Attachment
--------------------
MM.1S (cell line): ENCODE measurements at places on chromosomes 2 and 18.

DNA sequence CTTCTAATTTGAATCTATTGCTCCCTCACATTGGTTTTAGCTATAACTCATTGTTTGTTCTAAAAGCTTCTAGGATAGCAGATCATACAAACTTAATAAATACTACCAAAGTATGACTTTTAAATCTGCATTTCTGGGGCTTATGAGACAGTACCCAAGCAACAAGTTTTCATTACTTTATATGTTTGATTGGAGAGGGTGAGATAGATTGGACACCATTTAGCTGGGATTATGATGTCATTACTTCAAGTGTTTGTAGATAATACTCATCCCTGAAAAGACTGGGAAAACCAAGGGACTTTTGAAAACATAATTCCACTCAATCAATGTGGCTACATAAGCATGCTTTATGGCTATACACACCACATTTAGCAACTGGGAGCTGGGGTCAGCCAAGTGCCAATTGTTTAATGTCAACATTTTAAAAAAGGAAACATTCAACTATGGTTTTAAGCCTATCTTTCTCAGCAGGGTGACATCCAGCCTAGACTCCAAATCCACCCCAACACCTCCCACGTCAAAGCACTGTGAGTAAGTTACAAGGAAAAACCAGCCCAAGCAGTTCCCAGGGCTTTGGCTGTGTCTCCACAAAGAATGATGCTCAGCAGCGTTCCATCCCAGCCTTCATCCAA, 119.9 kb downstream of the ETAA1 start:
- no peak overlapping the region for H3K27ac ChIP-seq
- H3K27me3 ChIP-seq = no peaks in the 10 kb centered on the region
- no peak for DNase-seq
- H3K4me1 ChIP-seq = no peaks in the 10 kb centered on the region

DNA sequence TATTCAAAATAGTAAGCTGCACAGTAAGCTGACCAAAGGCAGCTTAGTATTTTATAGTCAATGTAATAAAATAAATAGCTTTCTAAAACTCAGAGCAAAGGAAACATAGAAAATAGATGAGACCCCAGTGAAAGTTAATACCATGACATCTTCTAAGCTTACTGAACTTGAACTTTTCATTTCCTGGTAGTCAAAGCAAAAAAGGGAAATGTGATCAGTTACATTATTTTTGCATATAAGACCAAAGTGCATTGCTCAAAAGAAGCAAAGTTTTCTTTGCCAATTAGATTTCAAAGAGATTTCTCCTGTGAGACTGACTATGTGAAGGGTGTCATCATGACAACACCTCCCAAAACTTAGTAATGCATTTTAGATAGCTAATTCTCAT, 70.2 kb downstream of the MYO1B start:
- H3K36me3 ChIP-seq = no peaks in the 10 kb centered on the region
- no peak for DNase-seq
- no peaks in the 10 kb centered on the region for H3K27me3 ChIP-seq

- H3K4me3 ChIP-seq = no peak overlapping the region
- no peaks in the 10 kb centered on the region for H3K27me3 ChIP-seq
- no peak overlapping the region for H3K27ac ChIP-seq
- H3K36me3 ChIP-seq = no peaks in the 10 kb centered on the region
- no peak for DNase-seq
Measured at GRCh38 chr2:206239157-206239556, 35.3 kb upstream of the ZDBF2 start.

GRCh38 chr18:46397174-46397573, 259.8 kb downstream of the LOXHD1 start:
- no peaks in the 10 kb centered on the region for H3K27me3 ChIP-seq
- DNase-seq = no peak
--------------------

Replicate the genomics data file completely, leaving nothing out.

MM.1S (cell line): ENCODE measurements at places on chromosomes 2 and 18.

DNA sequence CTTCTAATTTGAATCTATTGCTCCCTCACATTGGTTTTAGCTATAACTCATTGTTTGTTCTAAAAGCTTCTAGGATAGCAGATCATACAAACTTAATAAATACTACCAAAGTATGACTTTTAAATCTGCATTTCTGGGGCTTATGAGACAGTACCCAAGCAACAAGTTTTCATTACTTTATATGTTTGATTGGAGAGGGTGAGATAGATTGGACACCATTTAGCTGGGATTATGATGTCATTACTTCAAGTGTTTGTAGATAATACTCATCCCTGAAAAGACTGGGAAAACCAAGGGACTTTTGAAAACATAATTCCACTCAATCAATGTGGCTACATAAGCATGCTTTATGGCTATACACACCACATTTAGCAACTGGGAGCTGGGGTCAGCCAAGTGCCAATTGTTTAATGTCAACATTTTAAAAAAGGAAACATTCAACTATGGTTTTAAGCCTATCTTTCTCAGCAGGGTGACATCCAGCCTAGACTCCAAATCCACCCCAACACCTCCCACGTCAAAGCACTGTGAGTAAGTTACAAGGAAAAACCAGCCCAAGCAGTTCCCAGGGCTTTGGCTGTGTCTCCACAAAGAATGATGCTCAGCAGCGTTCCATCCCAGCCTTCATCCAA, 119.9 kb downstream of the ETAA1 start:
- no peak overlapping the region for H3K27ac ChIP-seq
- H3K27me3 ChIP-seq = no peaks in the 10 kb centered on the region
- no peak for DNase-seq
- H3K4me1 ChIP-seq = no peaks in the 10 kb centered on the region

DNA sequence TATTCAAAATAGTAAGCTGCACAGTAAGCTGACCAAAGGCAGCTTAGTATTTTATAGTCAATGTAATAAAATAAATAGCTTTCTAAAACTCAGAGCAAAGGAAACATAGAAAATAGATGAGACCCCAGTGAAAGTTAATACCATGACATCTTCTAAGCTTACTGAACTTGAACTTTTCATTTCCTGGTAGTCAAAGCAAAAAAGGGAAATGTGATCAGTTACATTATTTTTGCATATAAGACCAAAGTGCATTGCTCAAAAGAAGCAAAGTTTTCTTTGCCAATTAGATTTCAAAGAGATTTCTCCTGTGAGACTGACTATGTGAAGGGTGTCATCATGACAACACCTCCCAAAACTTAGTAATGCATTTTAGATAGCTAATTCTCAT, 70.2 kb downstream of the MYO1B start:
- H3K36me3 ChIP-seq = no peaks in the 10 kb centered on the region
- no peak for DNase-seq
- no peaks in the 10 kb centered on the region for H3K27me3 ChIP-seq

- H3K4me3 ChIP-seq = no peak overlapping the region
- no peaks in the 10 kb centered on the region for H3K27me3 ChIP-seq
- no peak overlapping the region for H3K27ac ChIP-seq
- H3K36me3 ChIP-seq = no peaks in the 10 kb centered on the region
- no peak for DNase-seq
Measured at GRCh38 chr2:206239157-206239556, 35.3 kb upstream of the ZDBF2 start.

GRCh38 chr18:46397174-46397573, 259.8 kb downstream of the LOXHD1 start:
- no peaks in the 10 kb centered on the region for H3K27me3 ChIP-seq
- DNase-seq = no peak